LORAIN, Ohio — A lot is on the line for Lorain City Schools this Election Day. The district is projecting a budget deficit of $13 million in 2023. That number is expected to balloon to $66 million by 2025.
"Just throwing money every time you got a problem isn't going to take care of it," said Gus Peskiris.
Lorain property owners like Peskiris are now being asked to help shore up the shortfall at the polls.
"Every time you turn around it's another tax, another tax, and I'm tired of paying taxes and not getting nothing on it in return," said Peskiris.
The retired Ford plant employee cast his vote against Issue 37 Monday morning.
"I did go against it, because I think all these taxes have been wasted; they're not using it the way they're supposed to," said Peskiris.
Issue 37 would cost the average resident $238 a year if they owned a $100,000 home.
It would give the district more than $4 million annually for operating expenses beginning in January.
"If people challenge how we spend money, I recommend calling and we can talk about it," said Dr. Jeff Graham, Superintendent Lorain City Schools.
Graham said it has been nearly a decade since they requested a levy increase.
“It's intended to get you five years and we got nine. So, I think we can demonstrate that we've been respectful to our taxpayers," said Graham.
If Issue 37 fails, Graham said the financial fallout will be deep.
"When we cut, we lose teachers, we lose support staff, we lose quality programming," said Graham.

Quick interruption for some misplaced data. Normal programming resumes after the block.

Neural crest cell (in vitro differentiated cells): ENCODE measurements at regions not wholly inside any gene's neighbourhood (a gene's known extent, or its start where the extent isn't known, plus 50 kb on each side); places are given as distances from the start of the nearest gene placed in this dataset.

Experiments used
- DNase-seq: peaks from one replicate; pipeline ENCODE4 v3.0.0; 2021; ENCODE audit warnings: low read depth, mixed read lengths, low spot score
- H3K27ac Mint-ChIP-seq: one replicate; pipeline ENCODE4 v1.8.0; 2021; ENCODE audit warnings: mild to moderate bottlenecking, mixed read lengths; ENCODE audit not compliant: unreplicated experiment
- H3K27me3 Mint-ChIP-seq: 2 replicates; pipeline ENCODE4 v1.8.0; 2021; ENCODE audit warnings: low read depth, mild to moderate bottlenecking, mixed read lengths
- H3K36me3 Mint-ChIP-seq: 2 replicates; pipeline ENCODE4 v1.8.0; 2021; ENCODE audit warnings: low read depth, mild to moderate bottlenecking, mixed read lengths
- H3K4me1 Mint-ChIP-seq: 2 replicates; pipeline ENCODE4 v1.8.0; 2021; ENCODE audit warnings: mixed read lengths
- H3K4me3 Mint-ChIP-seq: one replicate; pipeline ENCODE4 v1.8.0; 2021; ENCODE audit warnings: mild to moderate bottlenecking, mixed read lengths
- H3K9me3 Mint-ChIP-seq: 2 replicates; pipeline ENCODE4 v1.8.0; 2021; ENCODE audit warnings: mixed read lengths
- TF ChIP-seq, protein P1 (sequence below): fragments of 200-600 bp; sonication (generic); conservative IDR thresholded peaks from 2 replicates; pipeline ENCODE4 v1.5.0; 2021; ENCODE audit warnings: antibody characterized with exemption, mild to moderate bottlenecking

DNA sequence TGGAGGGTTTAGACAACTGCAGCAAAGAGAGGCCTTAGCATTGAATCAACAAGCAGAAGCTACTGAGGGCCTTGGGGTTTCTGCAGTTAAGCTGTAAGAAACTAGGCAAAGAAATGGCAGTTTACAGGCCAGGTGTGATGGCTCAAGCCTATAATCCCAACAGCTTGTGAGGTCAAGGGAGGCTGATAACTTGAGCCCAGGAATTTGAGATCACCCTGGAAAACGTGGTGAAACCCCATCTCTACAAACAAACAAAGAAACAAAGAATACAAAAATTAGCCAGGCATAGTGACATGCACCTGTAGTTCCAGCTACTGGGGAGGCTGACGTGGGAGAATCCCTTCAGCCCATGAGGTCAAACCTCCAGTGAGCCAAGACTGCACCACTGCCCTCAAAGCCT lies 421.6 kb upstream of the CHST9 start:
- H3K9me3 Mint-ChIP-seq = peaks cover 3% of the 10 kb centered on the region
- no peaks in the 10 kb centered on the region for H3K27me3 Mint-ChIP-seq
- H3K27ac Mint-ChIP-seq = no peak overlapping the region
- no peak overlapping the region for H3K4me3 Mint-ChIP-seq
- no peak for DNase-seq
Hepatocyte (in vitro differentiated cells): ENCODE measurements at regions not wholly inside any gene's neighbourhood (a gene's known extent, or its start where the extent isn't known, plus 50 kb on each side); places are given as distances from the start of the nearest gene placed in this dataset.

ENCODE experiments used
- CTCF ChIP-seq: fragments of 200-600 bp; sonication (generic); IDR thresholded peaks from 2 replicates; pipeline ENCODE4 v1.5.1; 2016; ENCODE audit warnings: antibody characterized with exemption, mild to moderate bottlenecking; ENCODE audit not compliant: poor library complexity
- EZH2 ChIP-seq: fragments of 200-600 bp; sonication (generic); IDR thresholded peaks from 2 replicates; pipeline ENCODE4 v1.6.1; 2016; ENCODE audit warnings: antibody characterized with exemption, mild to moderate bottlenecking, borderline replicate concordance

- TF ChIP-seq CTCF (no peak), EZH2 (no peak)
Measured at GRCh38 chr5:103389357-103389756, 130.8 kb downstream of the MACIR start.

The request for a cash infusion comes as Lorain City Schools tries to emerge from under state control.
"We're in a great position to get our district back. There are certain benchmarks that we have to reach over the course of the next three, four or five years, and we can't do it through, you're not going to get there by just making cuts," said Graham.
We know turnout at Board of Elections for non-presidential years is typically low, something supporters of Issue 37 have been trying to counteract with increased canvassing in neighborhoods and making calls.
"So, even if we pass the levy, we still have to demonstrate some more efficiencies," said Graham.
That's something Gus Peskiris wants to see regardless of the outcome at the polls on Tuesday.
"The money's going to fix the problem? No. Money doesn't always fix the problems. It's the people fixing the problems," said Peskiris.